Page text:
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Scotland’s rural areas among most affordable to live

Four of the top ten places where the earnings to house price ratio is at its lowest are north of the Border, according to the report. Picture: Contributed

Four of the top ten places where the earnings to house price ratio is at its lowest are north of the Border, according to the report. Picture: Contributed

  • by JANE BRADLEY
 

RURAL areas in Scotland are among the most affordable places to live in the UK, a report has revealed.

Four of the top ten places where the earnings to house price ratio is at its lowest are north of the Border, according to an annual report by Halifax.

The report found there are only five rural areas in Britain where house prices cost less than four times local annual earnings – three of them in Scotland.

In Stirling, where a typical property costs £149,838, the average price is 3.4 times that of the typical salary, the study found, followed by East Ayrshire, where the £100,382 cost of a home is 3.5 times the average wage.

The Western Isles and the Shetland Isles also appear in the top ten – with ratios of 3.7 and 4.3 respectively. Copeland in Cumbria was named as the most affordable rural area, where the house price-to-earnings ratio was 2.7.

However, people buying a home in a rural retreat still pay nearly £24,000 more typically than those purchasing a property in a city, the report said. While a “rural premium” exists in every region across Britain, it ranges from £86,218 in the south-east to £11,570 in the north-east.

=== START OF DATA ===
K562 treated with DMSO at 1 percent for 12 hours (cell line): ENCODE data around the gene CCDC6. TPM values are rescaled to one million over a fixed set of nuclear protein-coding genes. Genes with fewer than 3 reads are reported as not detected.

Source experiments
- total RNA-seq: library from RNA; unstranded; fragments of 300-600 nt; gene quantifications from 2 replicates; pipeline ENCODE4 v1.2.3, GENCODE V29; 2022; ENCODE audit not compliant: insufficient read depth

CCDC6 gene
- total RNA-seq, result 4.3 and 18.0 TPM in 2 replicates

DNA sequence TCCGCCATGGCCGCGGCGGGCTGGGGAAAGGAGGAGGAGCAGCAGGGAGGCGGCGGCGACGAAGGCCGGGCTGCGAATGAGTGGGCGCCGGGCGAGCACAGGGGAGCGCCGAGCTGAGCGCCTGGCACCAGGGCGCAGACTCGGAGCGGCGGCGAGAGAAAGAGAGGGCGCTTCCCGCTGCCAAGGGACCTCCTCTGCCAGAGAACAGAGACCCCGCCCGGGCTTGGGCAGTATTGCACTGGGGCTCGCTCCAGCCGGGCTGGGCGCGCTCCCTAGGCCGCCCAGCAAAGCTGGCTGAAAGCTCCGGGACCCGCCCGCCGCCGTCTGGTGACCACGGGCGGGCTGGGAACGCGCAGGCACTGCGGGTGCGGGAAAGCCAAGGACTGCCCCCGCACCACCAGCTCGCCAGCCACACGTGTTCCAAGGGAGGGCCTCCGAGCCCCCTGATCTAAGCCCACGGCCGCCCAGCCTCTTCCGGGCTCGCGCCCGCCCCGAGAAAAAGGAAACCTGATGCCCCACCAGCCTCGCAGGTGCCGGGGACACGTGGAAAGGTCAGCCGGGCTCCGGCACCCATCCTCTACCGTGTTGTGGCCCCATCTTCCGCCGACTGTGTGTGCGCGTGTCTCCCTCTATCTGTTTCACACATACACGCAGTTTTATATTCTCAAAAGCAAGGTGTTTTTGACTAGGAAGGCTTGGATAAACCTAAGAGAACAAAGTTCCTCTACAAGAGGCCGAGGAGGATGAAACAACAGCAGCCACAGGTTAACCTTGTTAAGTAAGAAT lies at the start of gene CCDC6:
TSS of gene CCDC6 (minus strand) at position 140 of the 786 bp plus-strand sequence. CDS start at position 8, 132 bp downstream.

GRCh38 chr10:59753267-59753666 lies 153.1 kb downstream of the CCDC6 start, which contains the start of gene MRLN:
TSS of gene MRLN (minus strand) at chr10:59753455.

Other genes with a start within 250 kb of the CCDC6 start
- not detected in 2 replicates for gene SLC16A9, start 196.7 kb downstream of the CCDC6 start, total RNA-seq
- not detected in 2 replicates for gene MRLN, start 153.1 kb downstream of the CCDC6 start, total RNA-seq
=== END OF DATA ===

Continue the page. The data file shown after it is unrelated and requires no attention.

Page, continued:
In Scotland, the difference was 17 per cent, with a rural home typically costing around £160,374 – compared to £137,352 for an urban property.

But the recent wave of first-time buyers into Britain’s property market is helping to close the house price gap between urban and rural properties, the study suggested.

“There is a significant premium on property in the countryside across Great Britain,” said Martin Ellis, housing economist at Halifax.

“Country living remains a widespread aspiration, but relatively high prices put rural homes out of the reach for many.

“Potential first-time buyers are particularly affected by high property prices, and consequently they account for a smaller proportion of homebuyers in the countryside than in urban areas.”

In the past four years, however, the gap has been narrowing, with the average price of a home in an urban area rising at five times the rate of one in the countryside, at 10 per cent compared with just two per cent.

Halifax said this could reflect a recent increase in first-time buyers coming into the market to snap up properties.

First-time buyers account for two-fifths of house purchases using a mortgage in rural areas, but in towns and cities they make up more than half of such transactions.

Lenders have been handing out more mortgages in recent months to first-time buyers than in any other period since the credit crunch started.

The average house price in the countryside is equivalent to 6.3 times gross annual average earnings, while in urban areas it is lower and therefore potentially more affordable, at 4.9.

No Scottish regions appeared on the top ten least affordable rural areas in the UK.

The report also analysed the proportion of social housing is districts across the United Kingdom.

East Ayrshire topped the list, with 22 per cent of its properties meeting the criteria for social housing, while Orkney had one of the smallest proportions at just 8 per cent.

 

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